MODEL 1874 SADDLEBAGS – VERY NICE SET – UNIT
IDENTIFIED: One of the more difficult early
Indian War Cavalry pieces to locate in any condition,
this particularly nice set of Model 1874 Saddle Bags is
complete with all the billets, buckles and pouch ties.
This set shows some use, but no abuse nor any
significant damage. The leather is very live and supple,
and still retains an overall smooth shiny surface. The
outer flaps, bodies, gussets and the inner pockets
attached to front of the main compartments on both sides
show very little evidence of wear or aging. All seams
are tight and intact, all the billets are full length
and supple, and all the buckles and standing loops are
present. The off side bag has the sewn in linen liner.
The near side bag has had all four of the tin buttons
removed which were sewn at the mouth of the bag to mount
the linen liner. This near side bag was intended to
carry the soldier’s rations and I suspect that the
liners typically became soiled to the point of revulsion
and with it discarded, the soldier removed the buttons
rather than having them there to snag on the contents.
The two outer covers are stamped with the “US” in the
oval, somewhat lightly stamped but still legible.
The seat is solid with the saddle bag stud hole and both
standing loop key tabs intact. There were two
additional slots cut in the seat during its period of
use to accommodate the continued use of these bags on a
saddle where the foot loops were located in a different
position than on the Model 1874 McClellan Saddle, such
as the Model 1879 Whitman or the Model 1885 McClellan.
This sort of modification is very characteristic of the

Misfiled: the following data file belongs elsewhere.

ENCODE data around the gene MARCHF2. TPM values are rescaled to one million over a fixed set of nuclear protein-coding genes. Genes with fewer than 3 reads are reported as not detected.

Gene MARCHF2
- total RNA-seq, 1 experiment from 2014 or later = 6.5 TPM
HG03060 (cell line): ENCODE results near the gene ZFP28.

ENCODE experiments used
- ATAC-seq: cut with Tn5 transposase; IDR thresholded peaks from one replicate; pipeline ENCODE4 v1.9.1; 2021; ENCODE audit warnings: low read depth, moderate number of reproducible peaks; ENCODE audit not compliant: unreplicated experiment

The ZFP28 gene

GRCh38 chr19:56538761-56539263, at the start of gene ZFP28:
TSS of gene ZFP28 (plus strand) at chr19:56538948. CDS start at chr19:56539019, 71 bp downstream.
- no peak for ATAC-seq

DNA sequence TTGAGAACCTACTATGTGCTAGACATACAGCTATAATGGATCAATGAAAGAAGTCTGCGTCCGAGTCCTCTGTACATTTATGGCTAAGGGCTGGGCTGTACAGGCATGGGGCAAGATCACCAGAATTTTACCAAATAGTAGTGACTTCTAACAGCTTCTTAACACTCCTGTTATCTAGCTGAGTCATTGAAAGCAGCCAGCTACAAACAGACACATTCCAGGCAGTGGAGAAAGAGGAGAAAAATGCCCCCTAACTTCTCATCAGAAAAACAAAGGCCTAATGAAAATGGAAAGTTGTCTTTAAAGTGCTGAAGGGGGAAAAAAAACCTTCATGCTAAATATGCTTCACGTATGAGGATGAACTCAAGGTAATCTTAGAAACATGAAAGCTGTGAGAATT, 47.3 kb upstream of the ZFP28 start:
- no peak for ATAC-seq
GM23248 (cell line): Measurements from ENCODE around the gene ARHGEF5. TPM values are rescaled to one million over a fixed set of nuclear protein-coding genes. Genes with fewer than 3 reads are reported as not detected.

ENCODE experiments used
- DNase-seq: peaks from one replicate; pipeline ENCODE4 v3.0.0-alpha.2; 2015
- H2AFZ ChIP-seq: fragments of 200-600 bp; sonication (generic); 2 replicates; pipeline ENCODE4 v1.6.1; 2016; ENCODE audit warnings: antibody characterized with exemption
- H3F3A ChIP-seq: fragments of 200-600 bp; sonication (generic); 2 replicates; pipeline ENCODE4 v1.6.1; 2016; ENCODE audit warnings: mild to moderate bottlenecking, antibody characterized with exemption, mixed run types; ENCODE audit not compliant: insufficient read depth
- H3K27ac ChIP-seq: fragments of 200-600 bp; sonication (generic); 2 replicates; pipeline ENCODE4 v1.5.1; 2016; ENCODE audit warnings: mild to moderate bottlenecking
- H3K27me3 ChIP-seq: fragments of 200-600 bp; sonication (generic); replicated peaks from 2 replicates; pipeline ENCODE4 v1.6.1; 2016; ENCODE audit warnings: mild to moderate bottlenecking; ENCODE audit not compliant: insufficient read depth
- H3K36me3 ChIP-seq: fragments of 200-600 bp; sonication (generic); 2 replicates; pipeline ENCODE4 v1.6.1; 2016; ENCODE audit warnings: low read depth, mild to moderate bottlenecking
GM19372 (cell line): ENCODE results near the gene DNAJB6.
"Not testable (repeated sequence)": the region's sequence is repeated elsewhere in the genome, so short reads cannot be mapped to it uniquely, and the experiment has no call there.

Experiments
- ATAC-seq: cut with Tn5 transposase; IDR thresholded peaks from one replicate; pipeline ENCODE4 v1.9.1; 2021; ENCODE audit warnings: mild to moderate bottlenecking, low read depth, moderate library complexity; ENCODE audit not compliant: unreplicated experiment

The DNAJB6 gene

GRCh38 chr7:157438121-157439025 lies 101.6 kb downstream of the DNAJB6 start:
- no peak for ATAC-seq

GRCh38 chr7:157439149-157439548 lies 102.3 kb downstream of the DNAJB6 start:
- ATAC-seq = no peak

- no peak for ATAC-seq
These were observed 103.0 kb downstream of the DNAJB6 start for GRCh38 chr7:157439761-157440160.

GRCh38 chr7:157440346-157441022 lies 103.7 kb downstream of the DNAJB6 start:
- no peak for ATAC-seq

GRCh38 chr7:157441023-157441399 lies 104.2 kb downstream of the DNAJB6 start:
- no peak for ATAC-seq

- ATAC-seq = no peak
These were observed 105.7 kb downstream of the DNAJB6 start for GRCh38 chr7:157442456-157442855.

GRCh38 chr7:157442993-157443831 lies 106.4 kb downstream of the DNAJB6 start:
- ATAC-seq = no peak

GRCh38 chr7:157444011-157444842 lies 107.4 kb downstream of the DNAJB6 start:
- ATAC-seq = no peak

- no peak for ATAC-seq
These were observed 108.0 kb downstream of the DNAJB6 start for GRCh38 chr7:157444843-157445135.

Indian Wars horse equipment, as the equipment continued
to be used due to fiscal restraints. There are four
very well executed repairs on the underside of the seat
to points along the edges where the leather was worn.
These very solid repairs are blended well to the
surrounding leather and are only visible from the
underside of the seat and do not show when the bags are
Of special interest is the arsenal stamping on the seat
or leather connecting the two bags, “U.S. ARSENAL
BENICIA”, as the production of horse equipment at
Benicia was quite small as compared to Watervliet and
Rock Island. The seat is also stamped with a “6” or a
“9”, depending on how the numeral is viewed, as a single
stamp was used for both characters. Applied as unit
identification marks, the numerals indicate that this
set of bags was issued within the 6TH or 9TH
Regiments of U.S. Cavalry. Both regiments were active
in the American Southwest in the New Mexico and Arizona
Territories, and those regions were supplied and
supported by the Benicia Arsenal.
The scarcity of early Indian War horse equipment cannot
be overstated and many specimens that do exist show
considerable wear, aging and damage. This set of Little
Big Horn era saddle bags has survived in remarkable
condition and in addition to being a scarce piece of
equipment which will never need to be upgraded, this set
of Model 1874 Saddle Bags is a treasured addition to any
Indian War collection.